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Friday, July 28, 2006

Hubie Brown Interview Reprinted at Legends of Basketball

Legends of Basketball, the official website of the National Basketball Retired Players Association, has reprinted my HoopsHype interview with Hubie Brown and added a couple nice photos of Artis Gilmore and Julius Erving. Here is the link:

https://www.nbrpa.com/news/featurearchive/hubie_talks_aba.aspx

posted by David Friedman @ 3:07 PM

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Thursday, July 27, 2006

Basketball, Chess and Boxing, Part II

In a July 3 post I wrote, "Success at any form of competition is based on several factors: mastery of fundamental techniques, supreme focus on the task at hand and maintaining a state of calm in the heat of battle." An article by Philip E. Ross in the August 2006 issue of Scientific American takes an in depth look at the first of these factors and concludes, "Effortful study is the key to achieving success in chess, classical music, soccer and many other fields. New research has indicated that motivation is a more important factor than innate ability." Ross is a contributing editor at the magazine, a chess player and the father of Laura Ross, a chess master. In a sidebar to the main article, Ross writes, "Researchers have found evidence that chess grandmasters rely on a vast store of knowledge of game positions. Some scientists have theorized that grandmasters organize the information in chunks, which can be quickly retrieved from long-term memory and manipulated in working memory." If you are wondering what this has to do with basketball, read on: "To accumulate this body of structured knowledge, grandmasters typically engage in years of effortful study, continually tackling challenges that lie just beyond their competence. The top performers in music, mathematics and sports appear to gain their expertise in the same way, motivated by competition and the joy of victory."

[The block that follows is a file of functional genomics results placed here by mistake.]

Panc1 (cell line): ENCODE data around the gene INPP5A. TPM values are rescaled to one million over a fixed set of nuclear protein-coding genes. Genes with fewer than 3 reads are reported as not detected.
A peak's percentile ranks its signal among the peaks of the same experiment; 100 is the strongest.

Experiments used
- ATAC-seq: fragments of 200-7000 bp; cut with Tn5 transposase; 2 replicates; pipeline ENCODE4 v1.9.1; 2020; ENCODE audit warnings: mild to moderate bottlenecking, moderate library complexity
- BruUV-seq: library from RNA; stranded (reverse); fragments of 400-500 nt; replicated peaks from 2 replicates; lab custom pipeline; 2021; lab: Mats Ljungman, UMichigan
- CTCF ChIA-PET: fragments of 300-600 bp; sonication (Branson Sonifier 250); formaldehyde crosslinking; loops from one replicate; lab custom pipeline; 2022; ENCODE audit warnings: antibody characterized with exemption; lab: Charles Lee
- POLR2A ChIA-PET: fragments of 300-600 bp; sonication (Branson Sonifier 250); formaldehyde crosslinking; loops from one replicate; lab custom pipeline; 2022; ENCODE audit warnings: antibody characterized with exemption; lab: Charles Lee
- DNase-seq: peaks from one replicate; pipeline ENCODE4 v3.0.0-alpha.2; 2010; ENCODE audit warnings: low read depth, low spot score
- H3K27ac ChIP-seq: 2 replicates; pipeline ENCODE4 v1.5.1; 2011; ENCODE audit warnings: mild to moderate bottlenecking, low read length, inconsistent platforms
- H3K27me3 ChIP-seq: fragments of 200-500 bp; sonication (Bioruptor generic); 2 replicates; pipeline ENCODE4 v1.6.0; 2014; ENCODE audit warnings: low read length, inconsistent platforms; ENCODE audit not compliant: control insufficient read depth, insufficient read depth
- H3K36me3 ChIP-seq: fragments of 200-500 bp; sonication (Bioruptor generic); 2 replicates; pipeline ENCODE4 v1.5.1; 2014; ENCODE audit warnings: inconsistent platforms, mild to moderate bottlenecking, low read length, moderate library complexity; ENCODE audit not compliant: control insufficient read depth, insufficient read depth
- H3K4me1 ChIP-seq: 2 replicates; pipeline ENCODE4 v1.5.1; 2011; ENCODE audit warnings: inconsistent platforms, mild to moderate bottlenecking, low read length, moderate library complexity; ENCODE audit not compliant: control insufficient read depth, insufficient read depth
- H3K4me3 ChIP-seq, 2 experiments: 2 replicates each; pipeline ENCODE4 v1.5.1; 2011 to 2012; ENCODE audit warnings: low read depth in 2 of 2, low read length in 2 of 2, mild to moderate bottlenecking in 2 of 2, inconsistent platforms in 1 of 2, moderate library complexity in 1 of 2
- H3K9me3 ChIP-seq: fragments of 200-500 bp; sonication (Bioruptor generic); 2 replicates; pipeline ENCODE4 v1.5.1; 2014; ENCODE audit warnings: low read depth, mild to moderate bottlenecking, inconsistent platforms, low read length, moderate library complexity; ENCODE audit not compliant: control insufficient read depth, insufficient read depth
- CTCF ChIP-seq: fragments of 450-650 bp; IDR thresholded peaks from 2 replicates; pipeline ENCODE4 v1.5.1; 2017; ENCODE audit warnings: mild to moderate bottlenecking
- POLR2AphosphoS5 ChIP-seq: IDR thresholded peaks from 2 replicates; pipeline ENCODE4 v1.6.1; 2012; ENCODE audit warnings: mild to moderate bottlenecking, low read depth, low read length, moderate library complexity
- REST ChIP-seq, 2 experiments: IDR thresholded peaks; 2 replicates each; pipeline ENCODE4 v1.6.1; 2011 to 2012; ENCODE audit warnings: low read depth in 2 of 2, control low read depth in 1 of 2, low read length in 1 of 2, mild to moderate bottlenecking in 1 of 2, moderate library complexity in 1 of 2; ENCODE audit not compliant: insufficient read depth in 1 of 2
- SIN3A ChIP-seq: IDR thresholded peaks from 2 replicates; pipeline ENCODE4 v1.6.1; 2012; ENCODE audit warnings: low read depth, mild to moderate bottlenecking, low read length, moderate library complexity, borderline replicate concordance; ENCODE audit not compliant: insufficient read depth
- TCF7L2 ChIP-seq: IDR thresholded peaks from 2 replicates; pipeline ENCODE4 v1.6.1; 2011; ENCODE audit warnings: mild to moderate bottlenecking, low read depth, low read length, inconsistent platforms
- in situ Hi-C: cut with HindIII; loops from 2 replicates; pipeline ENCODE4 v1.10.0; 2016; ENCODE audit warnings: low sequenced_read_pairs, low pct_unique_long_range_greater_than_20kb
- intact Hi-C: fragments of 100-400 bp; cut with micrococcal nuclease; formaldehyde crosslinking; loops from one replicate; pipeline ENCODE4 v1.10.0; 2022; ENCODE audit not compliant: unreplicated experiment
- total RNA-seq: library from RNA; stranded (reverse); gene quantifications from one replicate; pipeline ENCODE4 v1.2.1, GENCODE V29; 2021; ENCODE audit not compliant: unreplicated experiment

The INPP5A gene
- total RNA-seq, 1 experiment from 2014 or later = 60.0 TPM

Ross notes, "Even the novice engages in effortful study at first, which is why beginners so often improve rapidly in playing golf, say, or in driving a car. But having reached an acceptable performance--for instance, keeping up with one's golf buddies or passing a driver's exam--most people relax...In contrast, experts-in-training keep the lid of their mind's box open all the time, so that they can inspect, criticize and augment its contents and thereby approach the standard set by leaders in their fields."

When I read this article, I immediately thought of Pete Maravich, Julius Erving, Jerry Rice, Michael Jordan, Scottie Pippen, Kobe Bryant and Tiger Woods, who are among the most fascinating and compelling athletes of all-time. What I respect most about them is that they all worked tirelessly to improve their skills and did not stop doing so even when they reached the very top of their games. Pete Maravich spent hour upon hour with his "homework basketball" drills--dribbling, shooting and passing. Before Pat Croce owned the Philadelphia 76ers he served as a trainer for many professional athletes and he identified Julius Erving as one of the hardest working athletes he ever saw. Erving and Maravich were teammates briefly with the Atlanta Hawks (before a court order sent Erving back to the ABA's Virginia Squires) and the two future Hall of Famers used to stay after practice to hone their skills in one-on-one games; Erving later did the same thing with another future Hall of Famer, Squires' teammate George "Iceman" Gervin.

Jerry Rice has said that when he watched game film he focused more on one dropped pass than the 8 or 10 that he caught; he also went into every training camp with the mindset that he might get cut unless he put forth the utmost effort at all times. I once asked Scottie Pippen how he would would most like to be remembered as a player and he instantly replied, "A gym rat. A guy who worked very hard to make sure that his game was complete in every area and wanted to be looked at as one of the best players in the league." The work ethics of Jordan, Bryant and Woods are very well documented.

Each of these great athletes unquestionably has certain gifts in terms of size, speed and/or hand-eye coordination--but what set them apart is how hard they worked to refine and hone those raw materials until they glistened like precious jewels.

posted by David Friedman @ 1:20 AM

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Wednesday, July 26, 2006

The Fab 15: USA Basketball Announces the Finalists for the World Championship Roster

USA Basketball Senior National Team Managing Director Jerry Colangelo and Head Coach Mike Krzyzewski announced the 15 finalists for the 12 man roster that will compete in the FIBA World Championship next month in Japan. Technically, no one is "cut" from among the 24 players who have accepted invitations to make a three year commitment to compete for the United States in international play. Everyone is still considered to be part of the team but 12 of the players will not be on the active roster. The selection process was made a little easier this time due to the fact that Chauncey Billups, Kobe Bryant, Lamar Odom, Paul Pierce, J.J. Redick and Michael Redd are unavailable because of injuries or personal reasons. Here are the 15 finalists: